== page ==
We had the Olds[mobile] in the shop again as week. [We] just got it Sat[urday] nite. [They] had to put new rings in, and I don’t know what all [it] cost: about some $80 or $90. It costs more to keep that thing going than to raise a family. Hope old Henry [Ford – didn’t make Olds] soon makes some for $400 and puts repair parts in [the] dime stores. Ha Ha.
I’m not through cleaning [the] house yet. [I] have [the] upstairs about finished and [the] dining room, got it papered now, [and] the living room looks heckish. [I] wish I had got a little different paper and put some in both rooms.
The peeps [baby chickens] are doing good [sic] now. They [the hatchery] replaced a hundred and didn’t say it was their fault so many died. We have about 260 now. I weighed one. It weighed 2 oz. near 2 lb. [just less than 2 pounds seems very heavy for a “peep”] so if nothing happens, they will make pretty good eating till July [seems too soon for eatable chickens].
[P.S. She finished the letter on a new day] Mon morn: [It] is a nice, clear day and the birds are very happy by the noise they make, and so am I for the nice weather, but I can’t say so much about my job: that is [to] cut spuds. Guess I must close now and get to work. I’ll try and write soon this time, and [I’m] hoping to hear from you soon. Be good. Bye, [signed] Mom [end of 1st letter]
[The next letter, while shorter, also contains the down-home tone and some bad news. Hilda’s maternal aunt Lizzie lived just around the bend from the Amish farm house in which she and Hilda’s mother Annie grew up. She talks about her brother and a neighbor, planting gardens, and her faith. The most amazing thing to me was the discussion in paragraph three of having to have a breast removed. There was no other preventative or curative treatment in those days. In the next paragraph she reports what she has baked, as if that news was on the same level as a mastectomy.
[This letter was written about six weeks before the above and sent to one of the two air bases in Denver, CO: Lowry or Buckley, which one isn’t clear. Apparently, Dick and Hilda were living away from the airfields. Not unlike the first letter, this one contained few punctuation marks and many abbreviations, which at times, I had to place and complete to get the meaning I thought was intended. Lizzie, like Sarah above, obviously has a wonderful sense of humor. Enjoy.]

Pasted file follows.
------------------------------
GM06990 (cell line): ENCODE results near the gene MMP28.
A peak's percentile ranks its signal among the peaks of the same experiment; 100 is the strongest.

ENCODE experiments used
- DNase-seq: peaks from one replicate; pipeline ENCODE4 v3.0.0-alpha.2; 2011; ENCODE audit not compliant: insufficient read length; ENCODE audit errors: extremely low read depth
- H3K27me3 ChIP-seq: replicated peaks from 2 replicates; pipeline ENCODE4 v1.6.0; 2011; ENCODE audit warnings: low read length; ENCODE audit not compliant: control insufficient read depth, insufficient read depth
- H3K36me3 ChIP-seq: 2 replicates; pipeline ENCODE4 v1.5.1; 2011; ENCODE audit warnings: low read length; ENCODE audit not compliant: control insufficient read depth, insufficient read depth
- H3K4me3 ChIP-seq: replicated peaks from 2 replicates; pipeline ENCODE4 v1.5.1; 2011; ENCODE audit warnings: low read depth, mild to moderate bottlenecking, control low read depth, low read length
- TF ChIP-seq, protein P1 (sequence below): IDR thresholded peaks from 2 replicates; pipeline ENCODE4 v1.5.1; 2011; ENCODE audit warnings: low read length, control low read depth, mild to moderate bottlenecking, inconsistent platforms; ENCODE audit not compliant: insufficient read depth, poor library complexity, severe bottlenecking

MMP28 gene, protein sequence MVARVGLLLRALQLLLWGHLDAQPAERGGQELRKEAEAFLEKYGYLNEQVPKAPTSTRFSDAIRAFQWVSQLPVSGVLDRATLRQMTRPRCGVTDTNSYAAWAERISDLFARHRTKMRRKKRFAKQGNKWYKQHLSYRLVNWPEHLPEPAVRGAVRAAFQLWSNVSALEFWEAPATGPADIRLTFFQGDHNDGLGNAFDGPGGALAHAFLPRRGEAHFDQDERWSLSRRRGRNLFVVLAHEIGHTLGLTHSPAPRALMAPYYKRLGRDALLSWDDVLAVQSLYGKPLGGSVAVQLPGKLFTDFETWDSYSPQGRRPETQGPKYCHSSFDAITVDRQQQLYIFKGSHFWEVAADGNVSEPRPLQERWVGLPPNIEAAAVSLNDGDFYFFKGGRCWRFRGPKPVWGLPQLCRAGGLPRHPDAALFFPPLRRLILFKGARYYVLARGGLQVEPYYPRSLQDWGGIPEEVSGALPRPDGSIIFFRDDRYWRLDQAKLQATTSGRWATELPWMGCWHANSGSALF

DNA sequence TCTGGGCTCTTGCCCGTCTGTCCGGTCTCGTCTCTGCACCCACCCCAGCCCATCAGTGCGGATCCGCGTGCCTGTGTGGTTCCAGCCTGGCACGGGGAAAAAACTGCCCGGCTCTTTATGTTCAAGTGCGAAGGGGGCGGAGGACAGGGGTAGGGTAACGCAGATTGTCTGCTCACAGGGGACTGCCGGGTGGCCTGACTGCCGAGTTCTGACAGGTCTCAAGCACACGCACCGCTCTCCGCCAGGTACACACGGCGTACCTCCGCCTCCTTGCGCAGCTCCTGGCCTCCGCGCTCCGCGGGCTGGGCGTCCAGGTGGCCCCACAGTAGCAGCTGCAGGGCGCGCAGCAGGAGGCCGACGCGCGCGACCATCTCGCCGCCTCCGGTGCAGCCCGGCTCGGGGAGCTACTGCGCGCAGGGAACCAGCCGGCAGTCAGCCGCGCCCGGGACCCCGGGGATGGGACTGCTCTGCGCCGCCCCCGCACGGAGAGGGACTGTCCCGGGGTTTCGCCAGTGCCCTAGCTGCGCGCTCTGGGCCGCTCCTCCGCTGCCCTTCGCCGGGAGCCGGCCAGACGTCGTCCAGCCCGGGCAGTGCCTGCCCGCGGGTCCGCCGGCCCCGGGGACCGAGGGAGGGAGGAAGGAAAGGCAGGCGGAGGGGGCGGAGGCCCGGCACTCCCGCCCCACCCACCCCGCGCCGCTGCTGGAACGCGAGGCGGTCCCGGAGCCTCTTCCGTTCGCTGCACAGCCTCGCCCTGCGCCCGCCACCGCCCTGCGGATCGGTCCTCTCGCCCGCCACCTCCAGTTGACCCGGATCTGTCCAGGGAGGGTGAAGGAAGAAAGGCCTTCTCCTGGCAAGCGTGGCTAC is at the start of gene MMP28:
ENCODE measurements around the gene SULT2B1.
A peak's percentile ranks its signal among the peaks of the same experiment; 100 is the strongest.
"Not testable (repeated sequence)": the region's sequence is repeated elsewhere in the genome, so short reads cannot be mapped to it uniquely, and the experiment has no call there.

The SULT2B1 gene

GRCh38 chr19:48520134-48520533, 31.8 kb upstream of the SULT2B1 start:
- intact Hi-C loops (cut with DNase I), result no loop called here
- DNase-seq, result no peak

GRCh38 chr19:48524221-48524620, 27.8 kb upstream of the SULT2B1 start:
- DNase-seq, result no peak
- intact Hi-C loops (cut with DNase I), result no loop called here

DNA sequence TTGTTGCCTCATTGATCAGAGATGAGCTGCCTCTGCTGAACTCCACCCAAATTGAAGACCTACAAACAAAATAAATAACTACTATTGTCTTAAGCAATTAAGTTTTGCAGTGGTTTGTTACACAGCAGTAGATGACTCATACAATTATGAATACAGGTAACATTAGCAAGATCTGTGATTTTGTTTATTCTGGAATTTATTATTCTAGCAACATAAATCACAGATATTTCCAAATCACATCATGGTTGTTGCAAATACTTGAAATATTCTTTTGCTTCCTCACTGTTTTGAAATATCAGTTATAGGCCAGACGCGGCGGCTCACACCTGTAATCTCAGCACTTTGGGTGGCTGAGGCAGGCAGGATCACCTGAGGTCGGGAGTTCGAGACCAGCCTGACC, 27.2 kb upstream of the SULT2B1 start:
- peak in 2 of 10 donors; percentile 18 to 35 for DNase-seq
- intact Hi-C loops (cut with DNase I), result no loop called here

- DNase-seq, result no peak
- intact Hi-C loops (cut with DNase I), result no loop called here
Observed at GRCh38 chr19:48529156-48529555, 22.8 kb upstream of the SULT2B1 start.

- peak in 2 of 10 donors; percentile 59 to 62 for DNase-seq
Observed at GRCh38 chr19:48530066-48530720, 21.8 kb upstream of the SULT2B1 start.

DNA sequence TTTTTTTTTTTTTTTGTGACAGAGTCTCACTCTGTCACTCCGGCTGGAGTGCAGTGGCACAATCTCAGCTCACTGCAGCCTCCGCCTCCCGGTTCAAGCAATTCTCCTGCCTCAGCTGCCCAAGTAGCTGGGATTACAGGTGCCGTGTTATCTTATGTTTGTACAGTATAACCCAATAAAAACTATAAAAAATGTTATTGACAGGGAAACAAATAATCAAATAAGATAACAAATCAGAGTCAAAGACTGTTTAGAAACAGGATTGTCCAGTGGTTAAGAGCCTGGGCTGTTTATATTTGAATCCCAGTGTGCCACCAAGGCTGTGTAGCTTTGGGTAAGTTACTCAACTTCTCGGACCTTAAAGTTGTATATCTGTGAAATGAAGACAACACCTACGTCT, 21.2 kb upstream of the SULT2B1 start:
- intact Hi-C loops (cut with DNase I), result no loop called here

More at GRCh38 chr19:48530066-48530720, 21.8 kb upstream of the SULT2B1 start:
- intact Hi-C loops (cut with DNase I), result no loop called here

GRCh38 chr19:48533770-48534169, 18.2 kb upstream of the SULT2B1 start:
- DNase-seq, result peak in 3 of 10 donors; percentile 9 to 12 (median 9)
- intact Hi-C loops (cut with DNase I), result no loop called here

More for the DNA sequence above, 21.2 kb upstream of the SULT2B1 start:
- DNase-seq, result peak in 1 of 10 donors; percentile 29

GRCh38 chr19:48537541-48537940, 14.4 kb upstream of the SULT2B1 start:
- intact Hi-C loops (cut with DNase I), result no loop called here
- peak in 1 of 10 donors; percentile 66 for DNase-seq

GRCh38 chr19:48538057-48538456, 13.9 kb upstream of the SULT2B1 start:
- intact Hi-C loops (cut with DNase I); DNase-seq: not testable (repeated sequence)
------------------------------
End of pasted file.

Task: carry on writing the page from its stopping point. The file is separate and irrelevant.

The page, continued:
Second Letter: From Aunt Lizzie
Dear Hilda & Dick,
Was glad to hear from you. Guess you are having a wonderful time out there. Here everything is getting so nice and green. It’s a few weeks earlier than what it usually is, but we will have cold yet I imagine. Today is Good Fri[day]. Clyde is working, but I always kept this day as a holiday, so I am not working today. I am writing some letters once. [I] might go over to the neighbors a while this P.M. We have church this P.M. but I have no way to go but walk. The Lutherans had their church last night,
Dick Arvin [a neighbor] was home several weeks ago [from the War?]. Lois & Dick are getting ready to build a house across the road from Sim’s. [Uncle Simon Lee (1895-1955) was a brother of Hilda’s mother Annie, a butcher after WW I, his house stood on the corner just beyond the Lee farm. After he retired, he collected antiques and artifacts and turned his downstairs into a museum.] She [Lois] says that way she can make good use of her money. It won’t be very big: 3 rooms & a bath. Billy [son?] was still in Eng[land], but he said his wounds were healed more. We expect to go over to Krause’s [Sister Annie in Jennerstown?] on Sun[day] if we can. [I] haven’t been over since last fall. [I] guess they were glad they were rid of us for awhile once [humor].
I am getting ready to go to the hospital as soon as the Dr. says I’m fit. I have to get my left breast taken out. I have a hard lump in it and the Dr. says it [the breast] will have to come off before it gets serious. Boy Oh boy, do I dread it, but I guess everyone does. I‘m not sick but terrible worried about it.
Yesterday I baked a cake and some bread. [I] guess I won’t fix much for Easter. It’s just another day. Lots of people have a lot planted in their gardens. I don’t. I think it’s plenty early yet. Well, I don’t know any news, so I’ll close. Write soon again. Yours with love,
[signed] Clyde & Lizzie [end of 2nd letter]
[What a terrific look at life back home for a young couple on the other side of the country during wartime. A mix of community and farm life, good news and bad, these words must have been received with some homesickness and longing for the conflict to end and a return to normalcy, not unlike our time of the Covid Pandemic today. I’m only too proud and honored to be able to share these writers’ thoughts with you, over three-quarters of a century later. Will you share your sentiments, and perhaps clarifications, below? Thanks.]
Last revised 3/4/21